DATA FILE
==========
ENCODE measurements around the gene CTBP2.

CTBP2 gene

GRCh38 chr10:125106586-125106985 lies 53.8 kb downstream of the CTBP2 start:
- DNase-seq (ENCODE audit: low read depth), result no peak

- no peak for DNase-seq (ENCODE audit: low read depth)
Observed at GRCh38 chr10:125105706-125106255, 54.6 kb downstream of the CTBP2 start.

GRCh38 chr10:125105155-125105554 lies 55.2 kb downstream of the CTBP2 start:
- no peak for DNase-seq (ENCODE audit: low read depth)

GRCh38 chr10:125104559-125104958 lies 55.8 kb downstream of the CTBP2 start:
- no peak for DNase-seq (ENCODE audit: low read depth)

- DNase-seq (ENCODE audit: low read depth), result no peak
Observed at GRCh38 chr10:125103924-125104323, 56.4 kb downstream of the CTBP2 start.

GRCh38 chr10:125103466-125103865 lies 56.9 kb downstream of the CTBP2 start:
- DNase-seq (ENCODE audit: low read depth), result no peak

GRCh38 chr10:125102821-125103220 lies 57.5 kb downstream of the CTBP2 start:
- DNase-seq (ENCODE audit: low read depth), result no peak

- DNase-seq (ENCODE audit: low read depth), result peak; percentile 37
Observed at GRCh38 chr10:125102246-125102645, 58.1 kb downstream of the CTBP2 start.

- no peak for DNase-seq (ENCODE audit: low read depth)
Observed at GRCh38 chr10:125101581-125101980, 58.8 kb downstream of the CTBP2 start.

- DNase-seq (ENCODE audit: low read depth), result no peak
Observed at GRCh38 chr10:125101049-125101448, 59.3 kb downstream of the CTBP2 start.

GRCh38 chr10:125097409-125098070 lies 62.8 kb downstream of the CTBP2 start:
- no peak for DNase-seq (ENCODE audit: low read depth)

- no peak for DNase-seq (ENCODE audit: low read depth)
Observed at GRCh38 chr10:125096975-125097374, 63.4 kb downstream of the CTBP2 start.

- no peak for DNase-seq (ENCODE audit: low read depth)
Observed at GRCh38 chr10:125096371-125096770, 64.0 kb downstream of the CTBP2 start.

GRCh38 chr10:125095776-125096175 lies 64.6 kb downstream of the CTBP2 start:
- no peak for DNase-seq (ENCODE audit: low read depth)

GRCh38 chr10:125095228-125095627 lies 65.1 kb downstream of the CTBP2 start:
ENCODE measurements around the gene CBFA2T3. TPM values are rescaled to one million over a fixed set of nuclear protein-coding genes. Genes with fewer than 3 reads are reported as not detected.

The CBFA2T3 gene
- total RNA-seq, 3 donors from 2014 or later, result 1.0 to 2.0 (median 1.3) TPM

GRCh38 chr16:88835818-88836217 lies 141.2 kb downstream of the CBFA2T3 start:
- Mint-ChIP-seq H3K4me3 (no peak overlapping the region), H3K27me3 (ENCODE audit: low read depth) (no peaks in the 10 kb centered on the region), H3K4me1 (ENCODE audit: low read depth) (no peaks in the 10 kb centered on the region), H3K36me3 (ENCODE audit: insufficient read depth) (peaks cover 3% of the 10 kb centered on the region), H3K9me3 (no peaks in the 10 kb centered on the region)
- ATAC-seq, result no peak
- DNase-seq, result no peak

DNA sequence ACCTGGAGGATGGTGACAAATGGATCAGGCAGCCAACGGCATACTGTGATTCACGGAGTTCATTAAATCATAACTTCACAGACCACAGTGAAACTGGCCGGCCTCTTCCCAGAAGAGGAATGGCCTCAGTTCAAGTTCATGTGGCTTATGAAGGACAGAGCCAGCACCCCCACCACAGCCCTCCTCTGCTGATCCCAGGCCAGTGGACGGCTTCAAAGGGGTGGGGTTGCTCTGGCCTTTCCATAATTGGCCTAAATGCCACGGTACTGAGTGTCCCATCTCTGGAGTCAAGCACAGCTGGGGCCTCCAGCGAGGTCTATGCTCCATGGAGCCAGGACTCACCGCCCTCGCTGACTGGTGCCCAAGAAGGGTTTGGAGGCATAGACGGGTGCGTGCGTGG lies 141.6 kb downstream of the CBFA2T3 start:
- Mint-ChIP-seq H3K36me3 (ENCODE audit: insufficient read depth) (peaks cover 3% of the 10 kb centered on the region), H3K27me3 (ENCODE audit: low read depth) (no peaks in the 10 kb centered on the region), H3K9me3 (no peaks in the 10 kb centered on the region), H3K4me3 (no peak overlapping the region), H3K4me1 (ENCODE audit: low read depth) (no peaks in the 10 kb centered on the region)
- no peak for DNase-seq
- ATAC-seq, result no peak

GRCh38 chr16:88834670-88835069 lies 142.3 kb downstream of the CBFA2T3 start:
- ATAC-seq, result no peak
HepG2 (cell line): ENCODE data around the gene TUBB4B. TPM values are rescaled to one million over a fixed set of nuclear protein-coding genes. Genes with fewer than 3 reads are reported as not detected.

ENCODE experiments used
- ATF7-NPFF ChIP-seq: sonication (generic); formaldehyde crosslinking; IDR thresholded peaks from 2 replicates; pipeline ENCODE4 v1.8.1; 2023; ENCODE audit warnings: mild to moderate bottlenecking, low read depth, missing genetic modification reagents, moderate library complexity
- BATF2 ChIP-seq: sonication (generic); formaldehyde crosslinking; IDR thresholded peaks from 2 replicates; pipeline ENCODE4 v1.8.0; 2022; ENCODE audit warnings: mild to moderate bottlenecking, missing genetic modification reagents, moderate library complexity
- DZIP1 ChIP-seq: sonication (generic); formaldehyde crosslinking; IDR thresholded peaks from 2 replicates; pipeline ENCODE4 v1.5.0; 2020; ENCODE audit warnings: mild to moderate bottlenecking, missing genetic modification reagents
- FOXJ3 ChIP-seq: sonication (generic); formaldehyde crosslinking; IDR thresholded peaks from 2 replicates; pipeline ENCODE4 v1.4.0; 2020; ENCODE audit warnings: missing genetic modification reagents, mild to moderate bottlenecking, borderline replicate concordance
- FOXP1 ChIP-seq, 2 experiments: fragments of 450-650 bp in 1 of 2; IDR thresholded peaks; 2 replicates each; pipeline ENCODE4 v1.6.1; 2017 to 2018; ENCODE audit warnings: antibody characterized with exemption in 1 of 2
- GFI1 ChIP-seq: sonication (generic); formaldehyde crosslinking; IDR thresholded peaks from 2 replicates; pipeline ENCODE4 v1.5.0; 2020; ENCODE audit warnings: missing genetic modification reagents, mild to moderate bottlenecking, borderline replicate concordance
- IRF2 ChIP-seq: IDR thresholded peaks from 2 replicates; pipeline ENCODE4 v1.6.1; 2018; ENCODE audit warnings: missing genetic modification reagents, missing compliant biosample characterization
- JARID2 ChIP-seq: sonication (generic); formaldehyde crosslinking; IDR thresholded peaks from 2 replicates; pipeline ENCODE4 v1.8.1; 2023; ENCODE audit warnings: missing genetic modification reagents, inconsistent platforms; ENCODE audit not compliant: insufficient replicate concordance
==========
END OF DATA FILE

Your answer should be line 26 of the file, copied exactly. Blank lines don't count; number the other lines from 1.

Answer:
Observed at GRCh38 chr10:125096975-125097374, 63.4 kb downstream of the CTBP2 start.